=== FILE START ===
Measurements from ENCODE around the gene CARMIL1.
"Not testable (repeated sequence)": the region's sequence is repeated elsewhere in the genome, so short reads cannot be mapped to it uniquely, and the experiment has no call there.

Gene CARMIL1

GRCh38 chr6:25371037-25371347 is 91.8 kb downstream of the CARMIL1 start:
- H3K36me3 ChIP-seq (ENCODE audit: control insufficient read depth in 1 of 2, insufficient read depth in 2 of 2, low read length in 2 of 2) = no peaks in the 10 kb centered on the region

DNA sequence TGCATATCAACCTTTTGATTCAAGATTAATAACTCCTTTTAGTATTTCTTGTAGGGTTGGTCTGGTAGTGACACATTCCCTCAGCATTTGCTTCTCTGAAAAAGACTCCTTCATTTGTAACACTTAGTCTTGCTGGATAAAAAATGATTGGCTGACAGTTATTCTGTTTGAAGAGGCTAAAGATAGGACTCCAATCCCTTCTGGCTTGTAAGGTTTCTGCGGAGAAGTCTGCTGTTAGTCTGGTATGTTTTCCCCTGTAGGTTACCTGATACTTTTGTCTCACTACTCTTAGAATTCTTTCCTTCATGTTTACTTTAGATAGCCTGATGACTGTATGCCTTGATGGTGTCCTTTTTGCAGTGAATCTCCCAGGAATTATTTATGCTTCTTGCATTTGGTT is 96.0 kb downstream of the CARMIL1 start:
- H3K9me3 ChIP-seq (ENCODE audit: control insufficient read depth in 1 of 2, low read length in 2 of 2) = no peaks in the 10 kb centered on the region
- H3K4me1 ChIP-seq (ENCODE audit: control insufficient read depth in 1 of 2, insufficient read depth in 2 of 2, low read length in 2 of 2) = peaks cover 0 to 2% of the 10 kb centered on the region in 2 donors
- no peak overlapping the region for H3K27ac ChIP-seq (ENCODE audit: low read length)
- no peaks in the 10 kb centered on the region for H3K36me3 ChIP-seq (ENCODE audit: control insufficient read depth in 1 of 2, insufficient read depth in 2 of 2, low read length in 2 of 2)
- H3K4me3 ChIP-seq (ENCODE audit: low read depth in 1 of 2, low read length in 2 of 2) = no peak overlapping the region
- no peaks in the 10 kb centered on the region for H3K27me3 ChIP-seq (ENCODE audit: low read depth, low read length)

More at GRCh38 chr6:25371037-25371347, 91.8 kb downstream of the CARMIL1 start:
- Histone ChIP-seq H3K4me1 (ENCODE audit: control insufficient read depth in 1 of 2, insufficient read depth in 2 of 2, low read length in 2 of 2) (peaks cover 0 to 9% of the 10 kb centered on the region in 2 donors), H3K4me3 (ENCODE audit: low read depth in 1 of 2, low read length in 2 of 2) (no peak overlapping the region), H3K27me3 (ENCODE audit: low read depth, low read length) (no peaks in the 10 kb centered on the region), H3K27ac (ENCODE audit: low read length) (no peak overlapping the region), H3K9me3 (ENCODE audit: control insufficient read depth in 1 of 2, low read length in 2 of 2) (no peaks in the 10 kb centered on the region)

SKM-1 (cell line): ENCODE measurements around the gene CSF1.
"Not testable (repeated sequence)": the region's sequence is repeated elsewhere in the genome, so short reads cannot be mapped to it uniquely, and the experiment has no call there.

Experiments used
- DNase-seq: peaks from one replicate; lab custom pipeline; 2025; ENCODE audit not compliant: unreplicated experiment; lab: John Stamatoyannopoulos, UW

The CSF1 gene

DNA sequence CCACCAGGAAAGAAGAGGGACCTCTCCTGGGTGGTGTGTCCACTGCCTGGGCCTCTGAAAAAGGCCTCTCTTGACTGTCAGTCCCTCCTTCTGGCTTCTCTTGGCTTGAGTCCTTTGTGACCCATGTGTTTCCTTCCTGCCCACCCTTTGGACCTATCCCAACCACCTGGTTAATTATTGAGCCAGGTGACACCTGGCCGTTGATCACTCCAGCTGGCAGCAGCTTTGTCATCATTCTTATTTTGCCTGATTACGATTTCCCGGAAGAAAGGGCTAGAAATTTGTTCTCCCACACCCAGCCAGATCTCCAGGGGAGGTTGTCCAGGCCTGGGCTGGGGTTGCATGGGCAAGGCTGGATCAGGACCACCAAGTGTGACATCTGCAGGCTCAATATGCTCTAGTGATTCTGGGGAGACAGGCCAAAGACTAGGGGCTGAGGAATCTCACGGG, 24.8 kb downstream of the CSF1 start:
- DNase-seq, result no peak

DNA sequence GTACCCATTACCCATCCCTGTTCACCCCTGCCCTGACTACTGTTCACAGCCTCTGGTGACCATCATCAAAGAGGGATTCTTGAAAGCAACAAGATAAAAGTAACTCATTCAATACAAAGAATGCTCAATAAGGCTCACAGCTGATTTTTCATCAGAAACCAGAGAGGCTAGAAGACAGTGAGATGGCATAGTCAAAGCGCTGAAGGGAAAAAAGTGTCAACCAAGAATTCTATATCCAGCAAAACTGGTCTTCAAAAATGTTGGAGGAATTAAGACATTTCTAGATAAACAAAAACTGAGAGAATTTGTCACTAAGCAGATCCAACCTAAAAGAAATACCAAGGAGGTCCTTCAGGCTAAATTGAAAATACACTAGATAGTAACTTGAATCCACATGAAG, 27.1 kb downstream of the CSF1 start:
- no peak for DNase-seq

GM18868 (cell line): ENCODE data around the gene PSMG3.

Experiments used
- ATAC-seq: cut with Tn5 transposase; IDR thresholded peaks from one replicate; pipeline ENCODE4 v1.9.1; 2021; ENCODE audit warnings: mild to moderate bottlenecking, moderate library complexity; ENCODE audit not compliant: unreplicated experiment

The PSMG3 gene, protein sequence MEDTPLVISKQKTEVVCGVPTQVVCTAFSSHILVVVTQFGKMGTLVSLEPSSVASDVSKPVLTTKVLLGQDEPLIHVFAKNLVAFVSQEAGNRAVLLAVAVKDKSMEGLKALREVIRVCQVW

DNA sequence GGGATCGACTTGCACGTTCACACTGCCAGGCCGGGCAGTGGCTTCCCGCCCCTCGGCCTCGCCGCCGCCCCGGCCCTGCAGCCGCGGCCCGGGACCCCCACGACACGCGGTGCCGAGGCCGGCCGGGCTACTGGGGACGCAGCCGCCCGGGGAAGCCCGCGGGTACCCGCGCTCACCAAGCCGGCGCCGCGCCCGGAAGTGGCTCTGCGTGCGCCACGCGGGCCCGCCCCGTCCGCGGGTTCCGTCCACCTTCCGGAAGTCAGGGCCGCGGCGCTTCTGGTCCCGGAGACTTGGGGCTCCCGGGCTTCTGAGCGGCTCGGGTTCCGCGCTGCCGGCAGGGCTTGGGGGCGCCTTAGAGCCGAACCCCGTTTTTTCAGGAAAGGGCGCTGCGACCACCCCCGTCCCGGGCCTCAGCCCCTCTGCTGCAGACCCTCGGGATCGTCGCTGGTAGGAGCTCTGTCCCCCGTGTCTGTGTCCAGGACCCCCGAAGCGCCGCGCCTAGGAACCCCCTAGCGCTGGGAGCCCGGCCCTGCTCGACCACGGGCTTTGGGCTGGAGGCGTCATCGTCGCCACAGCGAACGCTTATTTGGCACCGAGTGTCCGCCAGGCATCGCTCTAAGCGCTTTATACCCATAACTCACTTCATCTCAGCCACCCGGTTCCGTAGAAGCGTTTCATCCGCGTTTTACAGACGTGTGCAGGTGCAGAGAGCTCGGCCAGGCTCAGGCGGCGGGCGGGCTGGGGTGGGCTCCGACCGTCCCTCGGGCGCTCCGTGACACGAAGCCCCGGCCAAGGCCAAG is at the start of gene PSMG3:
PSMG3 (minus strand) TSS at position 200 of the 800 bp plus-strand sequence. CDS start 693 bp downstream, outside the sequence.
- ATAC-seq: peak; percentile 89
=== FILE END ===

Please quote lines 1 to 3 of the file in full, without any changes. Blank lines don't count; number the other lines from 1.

Measurements from ENCODE around the gene CARMIL1.
"Not testable (repeated sequence)": the region's sequence is repeated elsewhere in the genome, so short reads cannot be mapped to it uniquely, and the experiment has no call there.

Gene CARMIL1